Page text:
During StorytellersX, audiences will hear Veterans share how military service prepared them for civilian life and personal and professional success.

Confirmed speakers include veterans Brinton Lincoln, Danielle Krakora, Franklin Martin, and Joseph Wilgus. Additionally, we will welcome remarks from Susan Fuehrer, Northeast Ohio VA Healthcare System CEO, Michael N. Parks, USCG Rear Admiral (Ret.) and Red Cross Regional CEO, Col. Chip Tansill, Director of the Ohio Department of Veteran Services, and Scott Blackburn, Chief Information Officer at the U.S. Department of Veterans Affairs.

“Holding this important event at Red Cross Headquarters highlights the strength of our partnership with these veterans’ groups,” said Jessica Tischler, Regional Director of Service to the Armed Forces. “The Red Cross was born on the battlefield in 1881, and we continue to offer services to veterans, active members of the military, and their families.”

“The reality is that most Veterans are exceptional citizens with life experiences that few understand, VA Secretary Shulkin continued. “Veterans vote and volunteer more and serve their communities at higher rates than their civilian counterparts.”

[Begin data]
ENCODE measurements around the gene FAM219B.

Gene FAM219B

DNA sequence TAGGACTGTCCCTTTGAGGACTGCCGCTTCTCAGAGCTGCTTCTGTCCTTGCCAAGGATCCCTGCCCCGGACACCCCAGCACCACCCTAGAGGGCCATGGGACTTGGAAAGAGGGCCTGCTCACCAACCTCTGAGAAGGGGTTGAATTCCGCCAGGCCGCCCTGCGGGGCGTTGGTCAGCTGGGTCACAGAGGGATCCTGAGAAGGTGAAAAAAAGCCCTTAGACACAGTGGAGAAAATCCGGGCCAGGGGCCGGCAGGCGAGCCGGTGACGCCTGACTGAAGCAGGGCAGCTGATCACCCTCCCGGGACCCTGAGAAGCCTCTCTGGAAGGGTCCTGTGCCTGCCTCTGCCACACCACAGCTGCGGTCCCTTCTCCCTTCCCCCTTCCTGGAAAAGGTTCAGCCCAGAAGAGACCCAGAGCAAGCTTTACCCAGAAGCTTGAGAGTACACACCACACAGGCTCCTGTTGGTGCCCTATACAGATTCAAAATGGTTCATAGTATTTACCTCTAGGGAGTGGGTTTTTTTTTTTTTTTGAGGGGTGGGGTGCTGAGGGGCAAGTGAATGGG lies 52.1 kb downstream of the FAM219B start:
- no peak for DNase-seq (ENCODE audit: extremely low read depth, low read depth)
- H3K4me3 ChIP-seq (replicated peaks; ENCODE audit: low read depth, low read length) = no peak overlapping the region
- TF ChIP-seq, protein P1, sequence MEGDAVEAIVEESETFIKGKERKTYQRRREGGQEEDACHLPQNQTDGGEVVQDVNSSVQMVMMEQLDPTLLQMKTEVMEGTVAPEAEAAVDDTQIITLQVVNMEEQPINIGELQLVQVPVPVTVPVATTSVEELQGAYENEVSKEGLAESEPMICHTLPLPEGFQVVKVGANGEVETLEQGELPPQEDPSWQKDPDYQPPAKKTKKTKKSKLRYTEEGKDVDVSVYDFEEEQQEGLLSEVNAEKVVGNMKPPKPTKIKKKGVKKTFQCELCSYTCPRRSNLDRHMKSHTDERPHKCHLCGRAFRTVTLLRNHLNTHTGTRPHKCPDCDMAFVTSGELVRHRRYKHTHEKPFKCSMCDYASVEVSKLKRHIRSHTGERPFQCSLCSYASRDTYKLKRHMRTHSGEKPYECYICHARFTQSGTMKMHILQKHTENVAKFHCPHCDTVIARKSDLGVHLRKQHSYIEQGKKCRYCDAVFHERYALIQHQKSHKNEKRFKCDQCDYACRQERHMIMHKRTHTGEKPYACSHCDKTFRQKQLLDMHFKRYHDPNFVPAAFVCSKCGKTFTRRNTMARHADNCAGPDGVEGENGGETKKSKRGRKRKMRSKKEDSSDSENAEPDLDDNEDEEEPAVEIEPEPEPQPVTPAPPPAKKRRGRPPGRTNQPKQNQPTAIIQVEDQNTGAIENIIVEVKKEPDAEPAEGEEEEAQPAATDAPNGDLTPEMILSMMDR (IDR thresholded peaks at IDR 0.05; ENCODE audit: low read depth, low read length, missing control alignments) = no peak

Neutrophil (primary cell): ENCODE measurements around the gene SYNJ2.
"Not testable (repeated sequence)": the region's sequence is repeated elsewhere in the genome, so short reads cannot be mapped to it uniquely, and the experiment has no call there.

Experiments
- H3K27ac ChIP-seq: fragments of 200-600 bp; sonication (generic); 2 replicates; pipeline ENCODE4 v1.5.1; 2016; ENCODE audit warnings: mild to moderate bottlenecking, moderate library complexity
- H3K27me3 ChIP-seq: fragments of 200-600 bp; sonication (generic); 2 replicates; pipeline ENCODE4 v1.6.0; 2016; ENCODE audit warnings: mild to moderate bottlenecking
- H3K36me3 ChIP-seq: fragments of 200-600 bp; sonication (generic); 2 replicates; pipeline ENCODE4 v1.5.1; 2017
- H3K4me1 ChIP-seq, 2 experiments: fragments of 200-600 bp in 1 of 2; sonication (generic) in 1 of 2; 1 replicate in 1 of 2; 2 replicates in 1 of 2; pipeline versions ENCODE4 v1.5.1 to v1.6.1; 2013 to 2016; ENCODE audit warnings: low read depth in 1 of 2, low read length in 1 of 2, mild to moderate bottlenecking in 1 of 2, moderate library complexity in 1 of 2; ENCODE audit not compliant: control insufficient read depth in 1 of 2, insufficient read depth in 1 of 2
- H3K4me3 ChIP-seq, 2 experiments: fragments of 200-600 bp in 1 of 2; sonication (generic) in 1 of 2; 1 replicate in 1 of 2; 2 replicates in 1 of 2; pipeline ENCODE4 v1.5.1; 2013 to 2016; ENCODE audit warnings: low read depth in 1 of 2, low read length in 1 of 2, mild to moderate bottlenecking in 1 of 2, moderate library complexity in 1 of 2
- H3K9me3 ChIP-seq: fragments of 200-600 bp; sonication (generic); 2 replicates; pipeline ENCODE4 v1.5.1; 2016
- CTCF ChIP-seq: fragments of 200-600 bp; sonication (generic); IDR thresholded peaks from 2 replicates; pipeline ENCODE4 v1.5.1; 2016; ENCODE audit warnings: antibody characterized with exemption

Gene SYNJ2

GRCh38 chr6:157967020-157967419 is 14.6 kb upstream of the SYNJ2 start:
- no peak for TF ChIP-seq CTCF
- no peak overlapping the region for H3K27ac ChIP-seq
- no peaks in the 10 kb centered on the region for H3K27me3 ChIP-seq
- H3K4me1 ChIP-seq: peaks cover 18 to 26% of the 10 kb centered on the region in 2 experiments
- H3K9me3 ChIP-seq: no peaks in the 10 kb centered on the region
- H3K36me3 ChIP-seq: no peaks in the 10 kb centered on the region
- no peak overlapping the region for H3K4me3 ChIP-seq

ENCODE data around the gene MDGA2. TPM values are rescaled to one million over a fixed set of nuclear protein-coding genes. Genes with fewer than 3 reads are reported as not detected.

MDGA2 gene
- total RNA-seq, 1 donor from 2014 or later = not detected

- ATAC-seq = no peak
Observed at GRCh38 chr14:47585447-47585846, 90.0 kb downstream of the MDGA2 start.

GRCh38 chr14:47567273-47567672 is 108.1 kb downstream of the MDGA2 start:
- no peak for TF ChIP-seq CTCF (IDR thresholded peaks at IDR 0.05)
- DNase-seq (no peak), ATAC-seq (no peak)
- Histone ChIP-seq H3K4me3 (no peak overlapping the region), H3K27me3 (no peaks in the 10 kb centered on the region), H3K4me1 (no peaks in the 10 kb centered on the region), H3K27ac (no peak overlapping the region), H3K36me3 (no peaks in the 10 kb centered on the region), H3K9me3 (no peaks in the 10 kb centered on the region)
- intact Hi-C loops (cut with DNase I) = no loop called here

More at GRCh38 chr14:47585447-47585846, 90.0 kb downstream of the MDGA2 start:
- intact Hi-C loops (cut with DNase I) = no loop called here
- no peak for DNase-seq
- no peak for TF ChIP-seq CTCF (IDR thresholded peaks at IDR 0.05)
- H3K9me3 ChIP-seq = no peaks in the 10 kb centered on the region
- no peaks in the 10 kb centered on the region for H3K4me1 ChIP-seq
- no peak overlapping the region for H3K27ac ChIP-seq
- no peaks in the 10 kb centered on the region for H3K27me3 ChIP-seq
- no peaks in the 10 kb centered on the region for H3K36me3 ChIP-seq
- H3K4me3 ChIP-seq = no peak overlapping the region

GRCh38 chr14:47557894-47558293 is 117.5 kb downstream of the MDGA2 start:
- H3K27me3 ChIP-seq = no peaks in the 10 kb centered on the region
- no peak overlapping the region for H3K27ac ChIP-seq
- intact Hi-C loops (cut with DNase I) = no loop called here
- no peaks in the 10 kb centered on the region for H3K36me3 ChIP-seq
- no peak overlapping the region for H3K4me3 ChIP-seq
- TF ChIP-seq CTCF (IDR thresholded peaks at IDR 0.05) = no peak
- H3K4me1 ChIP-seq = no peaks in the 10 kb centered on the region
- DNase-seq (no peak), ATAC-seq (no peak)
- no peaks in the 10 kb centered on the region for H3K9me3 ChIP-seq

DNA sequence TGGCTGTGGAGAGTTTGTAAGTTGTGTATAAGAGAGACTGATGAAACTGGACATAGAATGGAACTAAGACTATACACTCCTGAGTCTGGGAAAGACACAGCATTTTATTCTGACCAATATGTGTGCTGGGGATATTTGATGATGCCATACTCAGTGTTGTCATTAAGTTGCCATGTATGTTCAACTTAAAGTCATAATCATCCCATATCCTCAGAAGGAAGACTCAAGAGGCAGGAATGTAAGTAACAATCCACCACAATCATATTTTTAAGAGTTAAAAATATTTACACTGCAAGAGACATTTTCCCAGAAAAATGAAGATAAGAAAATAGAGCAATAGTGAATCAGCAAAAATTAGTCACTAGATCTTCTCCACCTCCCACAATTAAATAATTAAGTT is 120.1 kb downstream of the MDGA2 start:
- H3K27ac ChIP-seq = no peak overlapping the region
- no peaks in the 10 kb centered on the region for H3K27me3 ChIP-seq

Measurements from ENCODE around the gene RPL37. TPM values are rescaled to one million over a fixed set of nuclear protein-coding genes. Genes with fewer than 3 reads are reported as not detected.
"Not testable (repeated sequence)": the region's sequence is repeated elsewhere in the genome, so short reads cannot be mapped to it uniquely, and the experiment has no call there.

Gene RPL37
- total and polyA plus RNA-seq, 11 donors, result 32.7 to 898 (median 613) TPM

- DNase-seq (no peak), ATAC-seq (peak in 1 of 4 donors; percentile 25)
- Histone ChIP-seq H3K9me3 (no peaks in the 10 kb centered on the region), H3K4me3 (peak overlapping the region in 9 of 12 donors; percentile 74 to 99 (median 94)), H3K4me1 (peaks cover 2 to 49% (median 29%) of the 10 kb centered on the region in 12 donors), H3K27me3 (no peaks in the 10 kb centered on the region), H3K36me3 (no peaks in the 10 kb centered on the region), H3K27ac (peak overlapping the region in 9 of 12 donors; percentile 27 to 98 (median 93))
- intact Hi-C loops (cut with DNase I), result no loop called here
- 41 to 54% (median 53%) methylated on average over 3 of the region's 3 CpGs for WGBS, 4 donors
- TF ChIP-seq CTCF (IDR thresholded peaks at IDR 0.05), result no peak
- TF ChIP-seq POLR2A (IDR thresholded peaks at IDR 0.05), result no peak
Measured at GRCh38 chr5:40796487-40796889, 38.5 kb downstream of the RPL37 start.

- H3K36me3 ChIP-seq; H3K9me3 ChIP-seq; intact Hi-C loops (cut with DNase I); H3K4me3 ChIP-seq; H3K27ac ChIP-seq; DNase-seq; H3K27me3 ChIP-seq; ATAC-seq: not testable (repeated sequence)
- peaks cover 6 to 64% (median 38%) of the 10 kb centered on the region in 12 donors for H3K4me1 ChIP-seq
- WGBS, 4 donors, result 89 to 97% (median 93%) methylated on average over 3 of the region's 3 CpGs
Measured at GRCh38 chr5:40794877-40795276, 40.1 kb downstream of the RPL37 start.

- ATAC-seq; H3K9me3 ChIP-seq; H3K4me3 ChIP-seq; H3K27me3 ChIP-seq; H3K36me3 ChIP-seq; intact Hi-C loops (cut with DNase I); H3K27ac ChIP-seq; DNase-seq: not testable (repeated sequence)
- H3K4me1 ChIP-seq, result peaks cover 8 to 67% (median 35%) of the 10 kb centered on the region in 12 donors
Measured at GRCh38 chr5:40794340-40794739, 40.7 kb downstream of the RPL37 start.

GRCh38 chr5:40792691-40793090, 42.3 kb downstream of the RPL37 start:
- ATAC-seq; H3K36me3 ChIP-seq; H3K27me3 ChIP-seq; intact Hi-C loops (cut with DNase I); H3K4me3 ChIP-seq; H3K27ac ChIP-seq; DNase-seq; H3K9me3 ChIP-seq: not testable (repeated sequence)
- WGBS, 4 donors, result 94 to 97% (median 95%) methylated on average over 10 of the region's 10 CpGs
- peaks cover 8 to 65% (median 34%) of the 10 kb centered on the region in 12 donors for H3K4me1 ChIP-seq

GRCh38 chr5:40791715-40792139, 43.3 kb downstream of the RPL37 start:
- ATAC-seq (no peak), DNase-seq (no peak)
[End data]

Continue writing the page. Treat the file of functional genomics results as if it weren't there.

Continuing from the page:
See a photo gallery in our Flickr album here.

And view a slide show here.  It was assembled by Marine and Red Cross communications volunteer Cal Pusateri.

Additional events, updates and live video streams can be found at: https://www.blogs.va.gov/VAntage/42467/va-got-6-announce-storytellersx-events-across-nation/

 

Red Cross Volunteer Now a Member of Ohio Veterans Hall of Fame

IMG_4813 (2)Brook Harless, a U. S. Army veteran from Stark County, is now a member of the Ohio Veterans Hall of Fame.

The Red Cross volunteer and board member was inducted, along with 19 other military veterans, as a member of  the Class of 2017 on Thursday, November 9th, just two days before Veterans Day. She is a member of the Board of Directors in the Stark and Muskingum Lakes Chapter, and volunteers as a caseworker for Service to the Armed Forces (SAF).

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“The service Brook provides to members of our military and their families is invaluable,” said Jessica Tischler, Regional SAF Director.  “She helps them connect during times of personal and family crisis.”